Scientist Recreates Mona Lisa's Voice
Thursday, June 1, 2006; 8:55 PM
TOKYO -- The Mona Lisa may hide many secrets behind her enigmatic smile, but the sound of her voice may no longer be one of them, thanks to the work of a Japanese forensics expert.
Matsumi Suzuki, a forensics scientist specializing in acoustic and voice analysis, says he has recreated the voice of the woman who sat for Leonardo da Vinci's masterpiece, as well as that of the master himself.
Suzuki _ a co-winner of the Ig Nobel Peace Prize in 2002 for promoting harmony between species by inventing the Bow-Lingual, a dog-to-human interpretation device _ undertook the project as part of activities promoting the Japan release of the movie "The Da Vinci Code."
The Ig Nobel awards are presented annually at Harvard University by the Annals of Improbable Research Magazine for research that makes people laugh, then think.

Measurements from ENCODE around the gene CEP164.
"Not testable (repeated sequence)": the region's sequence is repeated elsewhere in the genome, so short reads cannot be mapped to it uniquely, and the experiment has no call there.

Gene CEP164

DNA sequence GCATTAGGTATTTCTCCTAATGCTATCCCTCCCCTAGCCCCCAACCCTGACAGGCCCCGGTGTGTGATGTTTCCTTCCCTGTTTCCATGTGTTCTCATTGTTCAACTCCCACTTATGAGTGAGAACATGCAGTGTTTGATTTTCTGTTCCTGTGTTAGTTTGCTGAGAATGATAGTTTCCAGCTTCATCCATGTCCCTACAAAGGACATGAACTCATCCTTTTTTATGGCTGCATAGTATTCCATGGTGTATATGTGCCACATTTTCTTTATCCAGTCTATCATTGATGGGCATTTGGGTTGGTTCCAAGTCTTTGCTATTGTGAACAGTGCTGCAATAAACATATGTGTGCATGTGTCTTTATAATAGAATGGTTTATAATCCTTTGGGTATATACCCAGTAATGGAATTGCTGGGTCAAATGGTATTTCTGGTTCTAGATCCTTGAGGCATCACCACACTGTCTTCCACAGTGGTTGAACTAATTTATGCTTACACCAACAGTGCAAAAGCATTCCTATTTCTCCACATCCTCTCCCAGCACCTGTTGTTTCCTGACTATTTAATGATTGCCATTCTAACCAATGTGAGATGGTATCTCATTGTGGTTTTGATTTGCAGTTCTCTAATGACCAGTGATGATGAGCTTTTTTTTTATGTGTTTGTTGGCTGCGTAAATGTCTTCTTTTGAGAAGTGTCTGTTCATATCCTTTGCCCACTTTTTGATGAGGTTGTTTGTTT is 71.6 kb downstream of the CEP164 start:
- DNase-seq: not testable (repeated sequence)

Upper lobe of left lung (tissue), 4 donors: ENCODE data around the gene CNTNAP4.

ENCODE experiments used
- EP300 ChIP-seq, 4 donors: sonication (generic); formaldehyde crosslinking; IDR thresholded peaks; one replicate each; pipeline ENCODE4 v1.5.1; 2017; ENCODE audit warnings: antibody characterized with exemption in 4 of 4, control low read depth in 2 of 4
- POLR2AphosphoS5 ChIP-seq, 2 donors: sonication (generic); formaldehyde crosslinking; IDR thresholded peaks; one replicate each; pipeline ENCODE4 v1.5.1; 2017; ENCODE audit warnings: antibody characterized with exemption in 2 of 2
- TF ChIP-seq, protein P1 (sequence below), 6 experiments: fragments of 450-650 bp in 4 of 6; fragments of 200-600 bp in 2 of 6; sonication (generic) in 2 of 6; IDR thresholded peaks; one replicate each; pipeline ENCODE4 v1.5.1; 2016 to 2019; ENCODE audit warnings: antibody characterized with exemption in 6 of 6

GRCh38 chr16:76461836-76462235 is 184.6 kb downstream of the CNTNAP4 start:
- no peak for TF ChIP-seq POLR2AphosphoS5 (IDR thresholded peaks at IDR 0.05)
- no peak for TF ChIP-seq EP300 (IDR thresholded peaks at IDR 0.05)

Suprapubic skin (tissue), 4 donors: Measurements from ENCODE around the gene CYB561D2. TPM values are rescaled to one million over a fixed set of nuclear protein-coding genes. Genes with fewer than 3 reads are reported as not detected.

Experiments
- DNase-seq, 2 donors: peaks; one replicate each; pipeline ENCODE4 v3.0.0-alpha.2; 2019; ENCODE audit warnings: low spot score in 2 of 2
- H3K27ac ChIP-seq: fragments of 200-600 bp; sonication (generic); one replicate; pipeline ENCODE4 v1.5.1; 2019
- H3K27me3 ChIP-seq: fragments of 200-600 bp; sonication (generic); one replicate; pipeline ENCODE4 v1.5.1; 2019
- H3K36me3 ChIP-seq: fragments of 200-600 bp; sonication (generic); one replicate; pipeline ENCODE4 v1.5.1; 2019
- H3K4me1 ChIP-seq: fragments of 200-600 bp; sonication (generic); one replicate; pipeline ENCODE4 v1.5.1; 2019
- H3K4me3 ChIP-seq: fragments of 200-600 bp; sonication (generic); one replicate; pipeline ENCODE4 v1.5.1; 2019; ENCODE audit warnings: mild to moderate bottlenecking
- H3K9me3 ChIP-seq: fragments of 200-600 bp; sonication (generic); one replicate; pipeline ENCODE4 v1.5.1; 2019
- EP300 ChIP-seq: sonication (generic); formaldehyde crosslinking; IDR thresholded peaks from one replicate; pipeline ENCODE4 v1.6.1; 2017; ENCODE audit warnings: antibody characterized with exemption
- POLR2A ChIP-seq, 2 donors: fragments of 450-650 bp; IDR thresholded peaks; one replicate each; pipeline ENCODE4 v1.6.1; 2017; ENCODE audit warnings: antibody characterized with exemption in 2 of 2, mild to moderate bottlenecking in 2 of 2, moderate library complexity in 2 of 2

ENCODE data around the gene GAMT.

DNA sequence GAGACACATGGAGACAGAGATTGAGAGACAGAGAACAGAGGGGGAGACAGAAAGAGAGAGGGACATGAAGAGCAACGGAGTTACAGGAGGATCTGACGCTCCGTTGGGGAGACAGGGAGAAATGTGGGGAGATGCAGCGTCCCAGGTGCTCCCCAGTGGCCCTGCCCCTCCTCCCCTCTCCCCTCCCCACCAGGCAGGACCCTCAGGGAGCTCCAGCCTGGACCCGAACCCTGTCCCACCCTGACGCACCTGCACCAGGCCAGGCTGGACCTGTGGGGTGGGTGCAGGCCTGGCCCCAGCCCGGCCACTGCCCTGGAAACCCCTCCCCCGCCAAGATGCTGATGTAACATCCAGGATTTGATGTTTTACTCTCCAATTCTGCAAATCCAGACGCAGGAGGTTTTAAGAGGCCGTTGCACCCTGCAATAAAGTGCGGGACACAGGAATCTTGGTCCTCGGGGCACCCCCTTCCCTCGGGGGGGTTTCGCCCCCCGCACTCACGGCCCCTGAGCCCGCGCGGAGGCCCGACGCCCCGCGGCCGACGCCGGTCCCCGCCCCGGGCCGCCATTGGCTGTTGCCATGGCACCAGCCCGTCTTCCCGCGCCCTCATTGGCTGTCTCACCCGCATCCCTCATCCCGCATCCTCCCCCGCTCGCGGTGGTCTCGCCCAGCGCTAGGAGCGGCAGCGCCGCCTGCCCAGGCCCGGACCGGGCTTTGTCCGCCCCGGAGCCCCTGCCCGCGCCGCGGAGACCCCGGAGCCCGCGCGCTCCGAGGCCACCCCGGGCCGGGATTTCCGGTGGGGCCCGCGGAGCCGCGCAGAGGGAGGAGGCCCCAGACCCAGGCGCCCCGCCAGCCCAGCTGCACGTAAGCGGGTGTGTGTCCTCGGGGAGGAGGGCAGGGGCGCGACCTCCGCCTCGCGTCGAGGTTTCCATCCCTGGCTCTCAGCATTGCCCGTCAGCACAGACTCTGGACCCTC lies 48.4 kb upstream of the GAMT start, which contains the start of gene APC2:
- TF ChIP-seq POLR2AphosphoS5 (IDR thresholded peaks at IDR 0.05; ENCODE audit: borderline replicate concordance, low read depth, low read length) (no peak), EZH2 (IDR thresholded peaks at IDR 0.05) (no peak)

"Normally, we do crime-related research. We recreate the voices of suspects based on information about their physical characteristics, lifestyles, dialects and so on," Suzuki said.
However, his company, Japan Acoustic Lab, also gets the occasional request to recreate the voices of historical personages, he said, so being asked to unravel the Mona Lisa and da Vinci vocal codes was not an unusual request.
For the Mona Lisa, the laboratory worked with a photograph of the painting to get detailed measurements of her face and hands, Suzuki said. They used this data to then recreate her skull and estimate her height, which they put at 5 feet 6 inches, he said.
The data was then run through the lab's voice simulation programs to recreate the vocal cords and other organs that produced the mystery woman's voice and determine its pitch.
A native Italian speaker was also employed to help the lab get the right intonations for the Mona Lisa's voice, he said.
It was unclear, though, if that individual spoke the same Italian dialect as the woman portrayed in the Mona Lisa painting _ whose identity remains unknown.
As for da Vinci, the lab had to base their work on a photograph of the master's self-portrait, Suzuki said. The work was made difficult by da Vinci's very full beard, which obscured elements of his facial structure, he said.
The results can be heard on Microsoft Japan's Web page, which hosted the results in a section promoting the film version of Dan Brown's murder mystery.